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I'm currently writing a parser for a simple programming language. It's getting there however I'm unable to parse a boolean logic statement such as "i == 0 AND j == 0". All I get back is "non exhaustive patterns in case"

When I parse a boolean expression on its own it works fine e.g. "i == 0". Note "i == 0 a" will also return a boolean statement but "i == 0 AND" does not return anything.

Can anyone help please?

Whilst the above works correctly for input such as run parseBoolean "i == 0"

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Please don't link to external code. Please also don't just dump all that code here. Narrow down the problem and then write a specific question along with the relevant code, expected output and actual output. –  Niklas B. May 30 '12 at 13:26
Well... did you examine the associated case statement? –  Daniel Wagner May 30 '12 at 13:41
Have you tried adding a default case? –  phg May 30 '12 at 13:46
Which line of your program gives you that error message? –  dave4420 May 30 '12 at 14:20
Consider using Text.Parsec.Expr. It's much less error-prone than writing expression parsers from scratch. –  hammar May 30 '12 at 15:06
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1 Answer 1

up vote 2 down vote accepted

As @hammar points out, you should use Text.Parsec.Expr for this kind of thing. However, since this is homework, maybe you have to do it the hard way!

The problem is in parseArithmetic, you allow anyChar to be an operator, but then in the case statement, you only allow for +, -, *, /, %, and ^. When parseArithmetic tries to parse i == 0, it uses the first = as the operator, but can't parse an intExp2 from the second =, and fails in the monad, and backtracks, before getting to the case statement. However, when you try to parse i == 0 AND j == 0, it gets the i == part, but then it thinks that there's an arithmetic expression of 0 A ND, where A is an operator, and ND is the name of some variable, so it gets to the case, and boom.

Incidentally, instead of using the parser to match a string, and then using a case statement to match it a second time, you can have your parser return a function instead of a string, and then apply the function directly:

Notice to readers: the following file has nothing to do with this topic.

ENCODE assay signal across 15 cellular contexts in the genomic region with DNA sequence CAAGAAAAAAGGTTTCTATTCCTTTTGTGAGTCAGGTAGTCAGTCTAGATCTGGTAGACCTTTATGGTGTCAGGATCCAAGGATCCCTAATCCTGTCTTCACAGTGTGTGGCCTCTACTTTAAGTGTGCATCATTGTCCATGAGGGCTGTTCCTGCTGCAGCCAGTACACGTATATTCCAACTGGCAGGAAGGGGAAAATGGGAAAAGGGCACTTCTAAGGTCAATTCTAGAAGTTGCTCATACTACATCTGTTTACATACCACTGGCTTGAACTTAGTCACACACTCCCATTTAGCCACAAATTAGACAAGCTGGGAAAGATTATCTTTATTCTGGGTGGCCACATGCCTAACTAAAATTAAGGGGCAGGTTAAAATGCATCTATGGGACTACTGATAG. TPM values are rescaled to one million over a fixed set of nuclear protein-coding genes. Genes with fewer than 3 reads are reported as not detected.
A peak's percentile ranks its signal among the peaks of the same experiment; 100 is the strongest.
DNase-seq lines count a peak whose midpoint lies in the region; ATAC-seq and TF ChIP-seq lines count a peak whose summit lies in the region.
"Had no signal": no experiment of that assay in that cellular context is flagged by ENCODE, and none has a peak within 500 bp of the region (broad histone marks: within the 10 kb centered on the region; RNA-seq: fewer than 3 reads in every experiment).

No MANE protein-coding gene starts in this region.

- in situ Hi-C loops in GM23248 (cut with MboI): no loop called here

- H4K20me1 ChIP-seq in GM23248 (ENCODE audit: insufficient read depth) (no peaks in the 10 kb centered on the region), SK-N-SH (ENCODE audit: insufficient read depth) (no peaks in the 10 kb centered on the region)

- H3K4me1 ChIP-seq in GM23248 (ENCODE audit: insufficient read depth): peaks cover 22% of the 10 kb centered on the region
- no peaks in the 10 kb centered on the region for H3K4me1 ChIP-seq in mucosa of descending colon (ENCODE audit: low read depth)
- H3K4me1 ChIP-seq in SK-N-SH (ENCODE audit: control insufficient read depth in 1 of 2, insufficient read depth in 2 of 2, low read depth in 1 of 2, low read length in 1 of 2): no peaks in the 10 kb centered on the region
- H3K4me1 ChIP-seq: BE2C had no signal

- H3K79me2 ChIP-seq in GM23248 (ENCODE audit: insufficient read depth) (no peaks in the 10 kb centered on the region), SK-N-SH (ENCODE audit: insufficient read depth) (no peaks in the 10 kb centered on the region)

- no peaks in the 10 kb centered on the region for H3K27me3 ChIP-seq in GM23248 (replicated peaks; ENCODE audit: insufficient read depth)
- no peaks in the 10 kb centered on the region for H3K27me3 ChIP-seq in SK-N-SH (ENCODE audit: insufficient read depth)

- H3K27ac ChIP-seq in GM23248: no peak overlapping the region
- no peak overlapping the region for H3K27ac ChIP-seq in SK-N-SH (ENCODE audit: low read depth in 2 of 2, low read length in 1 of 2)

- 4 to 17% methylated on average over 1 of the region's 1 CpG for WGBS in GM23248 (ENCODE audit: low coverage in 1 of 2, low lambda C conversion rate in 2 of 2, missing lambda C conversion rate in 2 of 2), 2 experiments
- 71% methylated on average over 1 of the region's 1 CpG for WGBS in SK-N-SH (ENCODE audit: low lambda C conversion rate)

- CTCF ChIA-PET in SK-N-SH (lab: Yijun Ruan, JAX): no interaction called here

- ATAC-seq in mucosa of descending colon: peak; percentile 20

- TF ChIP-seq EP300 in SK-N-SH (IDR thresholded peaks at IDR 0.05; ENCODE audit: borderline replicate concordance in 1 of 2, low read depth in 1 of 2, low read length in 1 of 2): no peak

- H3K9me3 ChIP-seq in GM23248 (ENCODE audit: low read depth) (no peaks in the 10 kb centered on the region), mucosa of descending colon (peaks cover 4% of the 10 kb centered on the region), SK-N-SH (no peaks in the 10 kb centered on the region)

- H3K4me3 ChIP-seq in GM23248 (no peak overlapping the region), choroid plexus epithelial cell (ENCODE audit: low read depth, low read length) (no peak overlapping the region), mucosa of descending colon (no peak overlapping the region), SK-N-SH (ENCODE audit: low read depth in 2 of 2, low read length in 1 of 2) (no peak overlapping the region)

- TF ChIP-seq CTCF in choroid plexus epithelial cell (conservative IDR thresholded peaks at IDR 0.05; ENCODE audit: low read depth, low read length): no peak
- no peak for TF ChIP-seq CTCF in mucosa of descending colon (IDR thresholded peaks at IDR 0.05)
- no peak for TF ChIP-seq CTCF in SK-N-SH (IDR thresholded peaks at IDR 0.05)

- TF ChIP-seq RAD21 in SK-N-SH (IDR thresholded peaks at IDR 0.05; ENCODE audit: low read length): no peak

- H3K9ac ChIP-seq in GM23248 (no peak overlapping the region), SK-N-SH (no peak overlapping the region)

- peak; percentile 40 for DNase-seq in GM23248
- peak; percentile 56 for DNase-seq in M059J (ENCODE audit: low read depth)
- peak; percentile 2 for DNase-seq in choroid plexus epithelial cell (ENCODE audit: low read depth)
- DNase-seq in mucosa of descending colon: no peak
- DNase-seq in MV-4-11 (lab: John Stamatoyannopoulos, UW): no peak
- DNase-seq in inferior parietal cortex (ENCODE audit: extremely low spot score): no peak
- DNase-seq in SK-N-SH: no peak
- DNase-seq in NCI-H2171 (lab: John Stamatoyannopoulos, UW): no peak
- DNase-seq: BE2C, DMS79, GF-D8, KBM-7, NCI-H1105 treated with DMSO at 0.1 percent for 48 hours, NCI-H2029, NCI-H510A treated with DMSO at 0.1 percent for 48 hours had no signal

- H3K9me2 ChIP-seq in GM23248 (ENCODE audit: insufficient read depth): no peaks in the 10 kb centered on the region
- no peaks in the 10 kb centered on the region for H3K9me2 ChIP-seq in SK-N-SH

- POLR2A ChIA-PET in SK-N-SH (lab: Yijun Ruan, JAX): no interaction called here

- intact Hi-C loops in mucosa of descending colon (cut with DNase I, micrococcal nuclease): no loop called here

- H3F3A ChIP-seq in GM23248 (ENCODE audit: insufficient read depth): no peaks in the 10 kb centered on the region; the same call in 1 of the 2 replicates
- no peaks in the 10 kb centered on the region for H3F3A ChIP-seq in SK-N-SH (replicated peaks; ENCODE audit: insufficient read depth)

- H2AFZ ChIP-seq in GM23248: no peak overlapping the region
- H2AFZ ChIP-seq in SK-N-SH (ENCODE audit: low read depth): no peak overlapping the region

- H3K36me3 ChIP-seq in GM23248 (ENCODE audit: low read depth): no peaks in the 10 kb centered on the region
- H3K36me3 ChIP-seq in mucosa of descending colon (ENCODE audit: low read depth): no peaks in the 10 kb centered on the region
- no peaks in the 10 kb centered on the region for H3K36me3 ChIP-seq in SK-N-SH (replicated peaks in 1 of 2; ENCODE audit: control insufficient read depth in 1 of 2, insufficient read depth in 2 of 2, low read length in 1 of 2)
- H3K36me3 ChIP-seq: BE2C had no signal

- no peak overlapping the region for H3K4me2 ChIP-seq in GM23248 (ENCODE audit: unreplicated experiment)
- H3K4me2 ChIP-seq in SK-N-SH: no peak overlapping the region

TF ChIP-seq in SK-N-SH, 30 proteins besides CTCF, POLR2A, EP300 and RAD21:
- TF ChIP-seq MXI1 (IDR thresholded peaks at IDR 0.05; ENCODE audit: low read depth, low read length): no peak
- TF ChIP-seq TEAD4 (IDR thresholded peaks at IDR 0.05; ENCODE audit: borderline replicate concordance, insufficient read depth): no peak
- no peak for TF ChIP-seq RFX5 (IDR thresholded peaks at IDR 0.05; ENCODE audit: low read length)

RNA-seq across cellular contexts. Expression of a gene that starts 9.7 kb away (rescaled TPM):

parseOp :: String -> a -> Parser a
 parseOp op a = string op >> spaces >> return a

 parseLogic :: Parser BoolExp 
 parseLogic = do 
    boolExp1 <- parseBoolExp 
    operator <- choice [ try $ parseOp "AND" And
                       , parseOp "OR" Or
                       , parseOp "XOR" XOr
    boolExp2 <- parseBoolExp
    return $ operator boolExp1 boolExp2

parseBoolean :: Parser BoolExp 
parseBoolean = do       
   intExp1 <- parseIntExp 
   operator <- choice [ try $ parseOp "==" Main.EQ
                      , parseOp "=>" GTorEQ
                      , parseOp "<=" LTorEQ 
   intExp2 <- parseIntExp
   return $ operator intExp1 intExp2
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Thanks pat. I was thinking about that the error in parseArithmetic. Do you think it should work if I make it like above using choice? Or would there be a better way to do it? Now that I've started doing it this way I will use Text.Parsec.Expr next time. I did it this way as this is how we were shown to do the parsing in classes. –  user1424720 May 30 '12 at 16:59
I haven't debugged your whole parser, but only allowing for what you want instead of using anyChar is a good thing. –  pat May 30 '12 at 17:03
Also, you may want all of your terminal parsers to end with spaces so that you don't need to sprinkle spaces all over your non-terminals. This is what the lexeme combinator is for. –  pat May 30 '12 at 17:07
Thank you. I've changed my code for parse arithmetic using the method you used and everything is working correctly. This is my first big program in Haskell so please excuse any mistakes. Once I've done this I will try using Text.Parsec.Expr –  user1424720 May 30 '12 at 17:23
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